Security executives believing they can prevent mass leakage of personally identifiable information (PII) must adjust their expectations because most PII is already available on the dark Web and even on public indices, high-profile security journalist Brian Krebs has warned.
Calling out ‘dark web scan’ services spruiked to US audiences by former New York City major and President Donald Trump lawyer Rudy Giulani, Krebs opened the second day of the AISA National Cybersecurity Conference showing that he had been able to buy Giuliani’s personal information – as well as his own – through legitimate public-web sources “for the price of a caramel macchiato at Starbuck’s".
“It’s all out there,” said Krebs, who rose to worldwide fame after breaking the story about the massive hack of US retailer Target and has frequently become the news after being targeted by hackers and chosen as the subject of a mooted upcoming film.
“You have static information about yourself that you maybe think should be private or secret,” Krebs continued. “But if we’re relying on these static identities for authentication, then we’ve missed the memo that all this stuff is already out there – and that your network has been breached 100 times over.”
The dark web certainly shouldn’t be dismissed given its role in facilitating the sale and purchase of PII, intellectual property, passwords and credit cards. However, Krebs said, administrators need to respond to that threat by shifting the goalposts – by, for example, moving away from a reliance on easily-compromised passwords that are available for purchase online in their millions.
Reflecting the industry’s changing perspective on passwords is a new posture by Microsoft – which years ago was arguing that password abuse was misunderstood and fixable, but has pushed away from passwords within Windows 10 and Azure and now offers as part of its official vision “a world without passwords”.
Even as technologists look for ways to reduce the value of credentials to cybercriminals, many companies are working at cross purposes by buying into ransomware demands based on simple cost-benefit calculations.
“People don’t understand how pervasive it is for corporations to pay off extortionists,” Krebs said, citing recent Code42/Sapio Research figures suggesting that 73 percent of CISO are stockpiling cryptocurrency in case they have to pay off ransomware – and that 64 percent believe they will have a public breach in the next 12 months.
“Nobody likes to talk about it for obvious reasons, but it all comes down to economics,” Krebs said. Many companies “have been hit and could have restored from backups, but they say the process would have costed $20,000 and taken two days – whereas the extortionists are just asking for $2000; all the company has to do is pay them, and they’re back in business. It’s all about the money at every step of the way.”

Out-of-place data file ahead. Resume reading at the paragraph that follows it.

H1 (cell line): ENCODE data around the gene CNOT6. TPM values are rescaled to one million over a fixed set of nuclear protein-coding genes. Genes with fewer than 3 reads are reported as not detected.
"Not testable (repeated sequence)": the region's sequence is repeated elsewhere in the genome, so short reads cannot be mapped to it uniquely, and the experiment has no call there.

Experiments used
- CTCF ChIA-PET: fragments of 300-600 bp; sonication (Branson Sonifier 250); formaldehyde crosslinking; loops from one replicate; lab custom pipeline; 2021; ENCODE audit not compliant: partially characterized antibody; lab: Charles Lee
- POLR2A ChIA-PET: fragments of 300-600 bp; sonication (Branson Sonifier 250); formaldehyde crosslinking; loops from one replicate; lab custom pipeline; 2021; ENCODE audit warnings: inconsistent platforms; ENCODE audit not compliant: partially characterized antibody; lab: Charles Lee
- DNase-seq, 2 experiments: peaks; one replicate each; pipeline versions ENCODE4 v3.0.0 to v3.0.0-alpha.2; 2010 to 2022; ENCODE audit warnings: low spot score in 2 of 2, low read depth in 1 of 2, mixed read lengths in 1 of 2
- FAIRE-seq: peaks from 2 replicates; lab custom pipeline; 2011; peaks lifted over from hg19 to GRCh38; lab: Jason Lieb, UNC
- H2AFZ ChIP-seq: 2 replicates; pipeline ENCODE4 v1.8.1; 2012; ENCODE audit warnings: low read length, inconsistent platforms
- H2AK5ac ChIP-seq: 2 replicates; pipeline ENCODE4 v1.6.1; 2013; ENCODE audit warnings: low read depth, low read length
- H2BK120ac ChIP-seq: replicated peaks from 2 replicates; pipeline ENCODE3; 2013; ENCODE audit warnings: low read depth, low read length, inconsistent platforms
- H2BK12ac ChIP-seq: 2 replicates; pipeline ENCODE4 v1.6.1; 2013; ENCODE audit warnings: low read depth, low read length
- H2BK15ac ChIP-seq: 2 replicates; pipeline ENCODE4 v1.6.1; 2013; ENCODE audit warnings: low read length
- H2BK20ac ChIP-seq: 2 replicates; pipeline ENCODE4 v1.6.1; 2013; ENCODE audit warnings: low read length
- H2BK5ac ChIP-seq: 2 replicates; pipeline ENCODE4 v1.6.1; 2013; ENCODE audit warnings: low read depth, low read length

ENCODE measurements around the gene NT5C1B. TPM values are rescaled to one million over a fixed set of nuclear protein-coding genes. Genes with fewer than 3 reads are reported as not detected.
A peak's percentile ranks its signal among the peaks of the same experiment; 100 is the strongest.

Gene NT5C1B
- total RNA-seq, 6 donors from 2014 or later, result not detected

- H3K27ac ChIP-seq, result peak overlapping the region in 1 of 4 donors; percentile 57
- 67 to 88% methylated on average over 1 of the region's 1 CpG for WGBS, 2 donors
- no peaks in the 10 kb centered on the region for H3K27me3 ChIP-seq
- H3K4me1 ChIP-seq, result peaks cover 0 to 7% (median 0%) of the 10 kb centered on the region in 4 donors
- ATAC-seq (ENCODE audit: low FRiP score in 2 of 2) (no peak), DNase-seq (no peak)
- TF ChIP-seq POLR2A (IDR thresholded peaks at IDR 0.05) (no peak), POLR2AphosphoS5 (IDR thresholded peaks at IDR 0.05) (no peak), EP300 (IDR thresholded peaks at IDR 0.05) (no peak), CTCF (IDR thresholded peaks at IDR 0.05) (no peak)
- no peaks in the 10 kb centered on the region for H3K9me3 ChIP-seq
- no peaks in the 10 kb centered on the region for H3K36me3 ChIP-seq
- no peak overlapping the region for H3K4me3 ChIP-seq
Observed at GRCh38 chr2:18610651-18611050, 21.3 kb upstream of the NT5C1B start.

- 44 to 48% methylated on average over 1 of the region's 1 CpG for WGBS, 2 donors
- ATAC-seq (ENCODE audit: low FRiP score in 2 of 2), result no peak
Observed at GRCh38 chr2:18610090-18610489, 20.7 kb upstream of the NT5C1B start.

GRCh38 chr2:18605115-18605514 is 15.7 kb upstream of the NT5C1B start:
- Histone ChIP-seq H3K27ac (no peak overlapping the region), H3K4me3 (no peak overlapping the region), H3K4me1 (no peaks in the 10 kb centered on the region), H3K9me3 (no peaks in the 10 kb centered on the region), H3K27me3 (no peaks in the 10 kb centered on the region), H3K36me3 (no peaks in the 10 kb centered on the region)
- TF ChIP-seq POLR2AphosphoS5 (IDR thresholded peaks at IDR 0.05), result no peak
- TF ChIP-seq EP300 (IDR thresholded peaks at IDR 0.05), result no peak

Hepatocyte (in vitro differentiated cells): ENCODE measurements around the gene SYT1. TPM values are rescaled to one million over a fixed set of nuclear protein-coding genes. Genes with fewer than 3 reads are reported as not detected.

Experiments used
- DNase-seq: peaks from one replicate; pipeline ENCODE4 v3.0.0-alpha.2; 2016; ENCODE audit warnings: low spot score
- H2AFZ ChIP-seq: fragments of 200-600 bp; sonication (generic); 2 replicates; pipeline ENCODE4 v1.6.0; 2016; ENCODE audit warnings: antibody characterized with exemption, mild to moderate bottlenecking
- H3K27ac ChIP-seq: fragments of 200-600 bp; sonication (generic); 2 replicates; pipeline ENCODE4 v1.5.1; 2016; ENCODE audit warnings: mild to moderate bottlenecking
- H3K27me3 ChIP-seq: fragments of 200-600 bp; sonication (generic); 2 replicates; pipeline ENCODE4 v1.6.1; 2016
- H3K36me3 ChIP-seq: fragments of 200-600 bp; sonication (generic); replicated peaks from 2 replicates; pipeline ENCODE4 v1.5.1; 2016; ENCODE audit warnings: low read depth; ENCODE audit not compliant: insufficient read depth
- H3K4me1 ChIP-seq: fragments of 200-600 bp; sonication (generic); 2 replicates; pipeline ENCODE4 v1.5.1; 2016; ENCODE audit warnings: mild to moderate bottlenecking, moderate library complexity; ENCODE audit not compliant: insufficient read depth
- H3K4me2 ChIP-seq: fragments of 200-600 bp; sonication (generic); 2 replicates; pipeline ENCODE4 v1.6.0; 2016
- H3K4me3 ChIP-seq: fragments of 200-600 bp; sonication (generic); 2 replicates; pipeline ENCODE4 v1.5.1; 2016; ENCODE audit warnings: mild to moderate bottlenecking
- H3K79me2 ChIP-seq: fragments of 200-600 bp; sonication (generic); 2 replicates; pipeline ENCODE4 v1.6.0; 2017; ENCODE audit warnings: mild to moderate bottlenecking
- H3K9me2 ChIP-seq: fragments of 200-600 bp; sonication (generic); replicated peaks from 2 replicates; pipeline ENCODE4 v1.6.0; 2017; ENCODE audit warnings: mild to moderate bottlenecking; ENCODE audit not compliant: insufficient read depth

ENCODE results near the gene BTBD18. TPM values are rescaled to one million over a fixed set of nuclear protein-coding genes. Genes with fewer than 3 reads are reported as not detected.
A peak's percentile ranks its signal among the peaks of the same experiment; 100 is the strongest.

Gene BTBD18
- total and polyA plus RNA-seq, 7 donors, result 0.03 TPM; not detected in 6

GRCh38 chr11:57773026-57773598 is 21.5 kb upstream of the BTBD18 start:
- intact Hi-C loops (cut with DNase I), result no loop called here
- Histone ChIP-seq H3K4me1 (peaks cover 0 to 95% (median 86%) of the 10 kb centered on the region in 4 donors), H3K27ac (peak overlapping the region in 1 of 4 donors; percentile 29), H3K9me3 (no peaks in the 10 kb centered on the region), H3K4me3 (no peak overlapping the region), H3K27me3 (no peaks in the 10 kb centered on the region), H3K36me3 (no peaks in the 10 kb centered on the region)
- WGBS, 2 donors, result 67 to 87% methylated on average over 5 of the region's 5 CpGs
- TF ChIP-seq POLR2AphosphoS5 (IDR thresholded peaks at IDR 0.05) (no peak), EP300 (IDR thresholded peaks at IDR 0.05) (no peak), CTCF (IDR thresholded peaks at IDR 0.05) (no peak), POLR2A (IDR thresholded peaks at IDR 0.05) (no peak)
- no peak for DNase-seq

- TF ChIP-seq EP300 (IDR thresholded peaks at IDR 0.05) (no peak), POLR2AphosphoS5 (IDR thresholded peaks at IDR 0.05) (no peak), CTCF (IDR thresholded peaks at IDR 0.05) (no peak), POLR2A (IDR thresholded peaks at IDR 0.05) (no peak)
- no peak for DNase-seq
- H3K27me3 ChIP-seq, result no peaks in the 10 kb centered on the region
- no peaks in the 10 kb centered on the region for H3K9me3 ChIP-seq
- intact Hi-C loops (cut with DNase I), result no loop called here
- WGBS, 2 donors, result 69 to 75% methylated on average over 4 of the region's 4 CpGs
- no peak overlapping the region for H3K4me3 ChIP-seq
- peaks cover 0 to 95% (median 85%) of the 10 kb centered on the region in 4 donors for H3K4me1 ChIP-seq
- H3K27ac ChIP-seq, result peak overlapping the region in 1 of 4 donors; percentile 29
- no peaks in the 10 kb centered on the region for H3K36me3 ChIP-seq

Many businesses were making it easy for extortionists through sloppy data-handling practices – such as copying a database into a public cloud storage service and leaving it without password protection in the belief that it is invisible to others.
Such databases are anything but invisible, Krebs said, and with criminals actively searching for them it’s only a matter of time before data gets exposed – as happened to him when speaker bureau All American left details of its high-profile customers’ contracts available in a cloud storage bucket.
Such data is not only being found online but may be downloaded, deleted, and replaced with a ransom note for its owners. But even then companies need to move quickly, Krebs warned, noting that some cybercriminals are searching for such ransom notes and replacing them with their own account details.
When this happens, “you just paid somebody that didn’t have your data to begin with,” Krebs said. “It’s a comedy of errors, but this is happening every day.”
Taking a more proactive stance
With hackers in the driver’s seat when it comes to choosing the manner and time of engaging with victims, Krebs said, companies thinking they can make themselves impervious are kidding themselves.
“A lot of organisations are still run by people these days who think it’s possible to keep bad guys out of your network,” he said. “If this is the case in your organisation, you’re probably not in a great position to tell when you get hacked. And if you give a hacker 2 months inside your network, they are going to find a way to make you pay for it.”
Regular penetration testing and phishing tests of users offers valuable help – if not in blocking hackers, at least in identifying the users that are most likely to click on malicious attachments no matter how much education they receive. These users can then be targeted with more pointed education, enforcement, and security efforts.
The key for CISOs, Krebs said, is to stop being surprised about getting hacked – and to be as proactive as possible to minimise that damage.
“Companies that have their heads screwed on right, fully understand and are aware that everyone gets hacked – and in some companies it’s often multiple times per day. The reason you don’t read about it all the time is because those companies anticipated it – and they’re paying people to get up in the morning and to go patrol the network.”
“They assume there will be a constant stream of people getting a foothold in their networks – and it is only by quickly identifying and neutralising these attacks that they have any prayer of stopping a small cut from metastasising into a giant haemorrhage.”